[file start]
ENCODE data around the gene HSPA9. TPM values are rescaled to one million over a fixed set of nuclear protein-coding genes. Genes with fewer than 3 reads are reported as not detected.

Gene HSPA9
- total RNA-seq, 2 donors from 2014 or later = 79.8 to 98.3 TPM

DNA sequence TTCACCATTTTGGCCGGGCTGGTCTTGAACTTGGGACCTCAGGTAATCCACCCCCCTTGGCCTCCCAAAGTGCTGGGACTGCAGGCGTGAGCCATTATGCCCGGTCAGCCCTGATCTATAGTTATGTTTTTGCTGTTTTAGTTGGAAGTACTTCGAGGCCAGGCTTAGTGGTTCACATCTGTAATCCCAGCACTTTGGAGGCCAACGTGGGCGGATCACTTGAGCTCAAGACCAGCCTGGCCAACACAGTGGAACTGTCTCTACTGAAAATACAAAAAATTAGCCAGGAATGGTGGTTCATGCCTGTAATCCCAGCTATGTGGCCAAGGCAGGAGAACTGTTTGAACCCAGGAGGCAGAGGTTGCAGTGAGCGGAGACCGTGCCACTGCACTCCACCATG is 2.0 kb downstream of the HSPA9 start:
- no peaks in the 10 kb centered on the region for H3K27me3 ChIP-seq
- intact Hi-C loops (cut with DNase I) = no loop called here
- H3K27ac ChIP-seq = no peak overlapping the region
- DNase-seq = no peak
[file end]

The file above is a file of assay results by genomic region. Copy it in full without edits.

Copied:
ENCODE data around the gene HSPA9. TPM values are rescaled to one million over a fixed set of nuclear protein-coding genes. Genes with fewer than 3 reads are reported as not detected.

Gene HSPA9
- total RNA-seq, 2 donors from 2014 or later = 79.8 to 98.3 TPM

DNA sequence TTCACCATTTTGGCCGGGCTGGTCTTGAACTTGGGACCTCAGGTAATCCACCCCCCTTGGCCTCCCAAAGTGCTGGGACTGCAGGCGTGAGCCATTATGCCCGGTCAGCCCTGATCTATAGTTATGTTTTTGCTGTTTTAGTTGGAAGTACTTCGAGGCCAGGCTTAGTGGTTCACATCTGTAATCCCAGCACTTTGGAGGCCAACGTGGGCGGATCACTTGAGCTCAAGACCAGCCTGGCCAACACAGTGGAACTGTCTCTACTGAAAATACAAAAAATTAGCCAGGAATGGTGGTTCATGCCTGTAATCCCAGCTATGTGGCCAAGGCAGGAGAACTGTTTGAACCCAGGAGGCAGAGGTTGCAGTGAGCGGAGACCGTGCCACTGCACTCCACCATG is 2.0 kb downstream of the HSPA9 start:
- no peaks in the 10 kb centered on the region for H3K27me3 ChIP-seq
- intact Hi-C loops (cut with DNase I) = no loop called here
- H3K27ac ChIP-seq = no peak overlapping the region
- DNase-seq = no peak